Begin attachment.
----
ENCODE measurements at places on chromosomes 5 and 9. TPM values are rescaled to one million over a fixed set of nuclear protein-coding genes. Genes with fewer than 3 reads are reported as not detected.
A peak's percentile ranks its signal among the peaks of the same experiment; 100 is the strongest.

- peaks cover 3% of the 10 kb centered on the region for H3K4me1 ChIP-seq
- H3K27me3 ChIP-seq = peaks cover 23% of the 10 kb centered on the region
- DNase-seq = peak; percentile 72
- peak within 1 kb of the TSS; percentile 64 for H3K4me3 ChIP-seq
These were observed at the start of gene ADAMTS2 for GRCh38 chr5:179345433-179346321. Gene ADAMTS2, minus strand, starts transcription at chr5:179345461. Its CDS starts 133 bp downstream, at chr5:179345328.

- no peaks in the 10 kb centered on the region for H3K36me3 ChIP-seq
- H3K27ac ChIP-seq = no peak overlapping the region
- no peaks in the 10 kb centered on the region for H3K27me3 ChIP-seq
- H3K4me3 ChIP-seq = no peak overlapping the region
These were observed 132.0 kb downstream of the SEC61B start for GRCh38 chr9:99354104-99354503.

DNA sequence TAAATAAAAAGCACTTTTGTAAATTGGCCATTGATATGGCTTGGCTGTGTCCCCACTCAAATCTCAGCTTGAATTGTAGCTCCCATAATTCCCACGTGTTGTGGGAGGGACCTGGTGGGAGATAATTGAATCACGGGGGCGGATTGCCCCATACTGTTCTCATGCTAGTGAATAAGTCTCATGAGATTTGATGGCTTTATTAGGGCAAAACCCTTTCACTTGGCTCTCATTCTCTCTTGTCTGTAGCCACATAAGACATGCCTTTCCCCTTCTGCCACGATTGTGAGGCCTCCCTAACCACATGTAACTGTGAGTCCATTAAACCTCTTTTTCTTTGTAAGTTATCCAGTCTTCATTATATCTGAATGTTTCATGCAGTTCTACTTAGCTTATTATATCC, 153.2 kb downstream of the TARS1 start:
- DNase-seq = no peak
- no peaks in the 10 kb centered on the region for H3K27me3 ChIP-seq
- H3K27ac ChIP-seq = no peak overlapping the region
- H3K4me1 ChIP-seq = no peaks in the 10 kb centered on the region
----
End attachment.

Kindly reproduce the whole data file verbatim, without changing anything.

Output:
ENCODE measurements at places on chromosomes 5 and 9. TPM values are rescaled to one million over a fixed set of nuclear protein-coding genes. Genes with fewer than 3 reads are reported as not detected.
A peak's percentile ranks its signal among the peaks of the same experiment; 100 is the strongest.

- peaks cover 3% of the 10 kb centered on the region for H3K4me1 ChIP-seq
- H3K27me3 ChIP-seq = peaks cover 23% of the 10 kb centered on the region
- DNase-seq = peak; percentile 72
- peak within 1 kb of the TSS; percentile 64 for H3K4me3 ChIP-seq
These were observed at the start of gene ADAMTS2 for GRCh38 chr5:179345433-179346321. Gene ADAMTS2, minus strand, starts transcription at chr5:179345461. Its CDS starts 133 bp downstream, at chr5:179345328.

- no peaks in the 10 kb centered on the region for H3K36me3 ChIP-seq
- H3K27ac ChIP-seq = no peak overlapping the region
- no peaks in the 10 kb centered on the region for H3K27me3 ChIP-seq
- H3K4me3 ChIP-seq = no peak overlapping the region
These were observed 132.0 kb downstream of the SEC61B start for GRCh38 chr9:99354104-99354503.

DNA sequence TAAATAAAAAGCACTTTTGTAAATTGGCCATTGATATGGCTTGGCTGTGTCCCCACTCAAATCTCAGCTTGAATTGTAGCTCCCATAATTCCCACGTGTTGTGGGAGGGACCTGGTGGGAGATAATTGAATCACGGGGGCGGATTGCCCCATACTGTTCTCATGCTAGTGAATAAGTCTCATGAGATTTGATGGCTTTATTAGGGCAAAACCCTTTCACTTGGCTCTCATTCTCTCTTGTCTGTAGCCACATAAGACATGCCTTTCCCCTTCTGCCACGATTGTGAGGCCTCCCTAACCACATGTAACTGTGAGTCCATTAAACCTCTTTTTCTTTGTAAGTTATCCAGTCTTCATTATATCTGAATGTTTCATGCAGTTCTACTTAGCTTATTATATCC, 153.2 kb downstream of the TARS1 start:
- DNase-seq = no peak
- no peaks in the 10 kb centered on the region for H3K27me3 ChIP-seq
- H3K27ac ChIP-seq = no peak overlapping the region
- H3K4me1 ChIP-seq = no peaks in the 10 kb centered on the region